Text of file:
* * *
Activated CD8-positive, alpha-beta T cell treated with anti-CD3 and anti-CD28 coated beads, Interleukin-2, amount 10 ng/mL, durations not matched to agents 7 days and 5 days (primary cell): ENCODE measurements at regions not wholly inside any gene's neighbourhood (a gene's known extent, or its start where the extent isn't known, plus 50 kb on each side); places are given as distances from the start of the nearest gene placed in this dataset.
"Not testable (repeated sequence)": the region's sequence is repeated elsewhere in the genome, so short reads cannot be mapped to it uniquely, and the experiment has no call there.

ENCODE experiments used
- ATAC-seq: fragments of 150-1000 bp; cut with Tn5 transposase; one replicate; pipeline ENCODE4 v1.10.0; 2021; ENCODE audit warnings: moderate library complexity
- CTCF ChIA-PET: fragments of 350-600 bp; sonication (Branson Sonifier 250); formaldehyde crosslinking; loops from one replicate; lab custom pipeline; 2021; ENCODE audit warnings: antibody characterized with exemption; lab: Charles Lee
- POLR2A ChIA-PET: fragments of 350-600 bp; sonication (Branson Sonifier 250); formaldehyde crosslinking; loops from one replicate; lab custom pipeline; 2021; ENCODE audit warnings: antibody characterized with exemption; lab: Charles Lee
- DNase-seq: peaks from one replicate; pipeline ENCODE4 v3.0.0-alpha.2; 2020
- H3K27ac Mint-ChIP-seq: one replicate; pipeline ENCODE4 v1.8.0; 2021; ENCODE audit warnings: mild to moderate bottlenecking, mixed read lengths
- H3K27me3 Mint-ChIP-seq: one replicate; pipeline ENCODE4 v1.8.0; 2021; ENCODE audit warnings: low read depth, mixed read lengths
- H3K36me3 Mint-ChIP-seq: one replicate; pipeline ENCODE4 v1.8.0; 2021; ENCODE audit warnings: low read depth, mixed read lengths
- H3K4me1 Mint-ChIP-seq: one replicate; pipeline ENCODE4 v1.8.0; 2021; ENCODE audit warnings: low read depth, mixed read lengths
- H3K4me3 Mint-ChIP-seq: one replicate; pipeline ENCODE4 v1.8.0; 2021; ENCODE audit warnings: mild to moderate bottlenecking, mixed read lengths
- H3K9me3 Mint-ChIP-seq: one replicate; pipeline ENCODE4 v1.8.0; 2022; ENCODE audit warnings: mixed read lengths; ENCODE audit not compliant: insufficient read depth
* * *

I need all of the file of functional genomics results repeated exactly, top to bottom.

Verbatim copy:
Activated CD8-positive, alpha-beta T cell treated with anti-CD3 and anti-CD28 coated beads, Interleukin-2, amount 10 ng/mL, durations not matched to agents 7 days and 5 days (primary cell): ENCODE measurements at regions not wholly inside any gene's neighbourhood (a gene's known extent, or its start where the extent isn't known, plus 50 kb on each side); places are given as distances from the start of the nearest gene placed in this dataset.
"Not testable (repeated sequence)": the region's sequence is repeated elsewhere in the genome, so short reads cannot be mapped to it uniquely, and the experiment has no call there.

ENCODE experiments used
- ATAC-seq: fragments of 150-1000 bp; cut with Tn5 transposase; one replicate; pipeline ENCODE4 v1.10.0; 2021; ENCODE audit warnings: moderate library complexity
- CTCF ChIA-PET: fragments of 350-600 bp; sonication (Branson Sonifier 250); formaldehyde crosslinking; loops from one replicate; lab custom pipeline; 2021; ENCODE audit warnings: antibody characterized with exemption; lab: Charles Lee
- POLR2A ChIA-PET: fragments of 350-600 bp; sonication (Branson Sonifier 250); formaldehyde crosslinking; loops from one replicate; lab custom pipeline; 2021; ENCODE audit warnings: antibody characterized with exemption; lab: Charles Lee
- DNase-seq: peaks from one replicate; pipeline ENCODE4 v3.0.0-alpha.2; 2020
- H3K27ac Mint-ChIP-seq: one replicate; pipeline ENCODE4 v1.8.0; 2021; ENCODE audit warnings: mild to moderate bottlenecking, mixed read lengths
- H3K27me3 Mint-ChIP-seq: one replicate; pipeline ENCODE4 v1.8.0; 2021; ENCODE audit warnings: low read depth, mixed read lengths
- H3K36me3 Mint-ChIP-seq: one replicate; pipeline ENCODE4 v1.8.0; 2021; ENCODE audit warnings: low read depth, mixed read lengths
- H3K4me1 Mint-ChIP-seq: one replicate; pipeline ENCODE4 v1.8.0; 2021; ENCODE audit warnings: low read depth, mixed read lengths
- H3K4me3 Mint-ChIP-seq: one replicate; pipeline ENCODE4 v1.8.0; 2021; ENCODE audit warnings: mild to moderate bottlenecking, mixed read lengths
- H3K9me3 Mint-ChIP-seq: one replicate; pipeline ENCODE4 v1.8.0; 2022; ENCODE audit warnings: mixed read lengths; ENCODE audit not compliant: insufficient read depth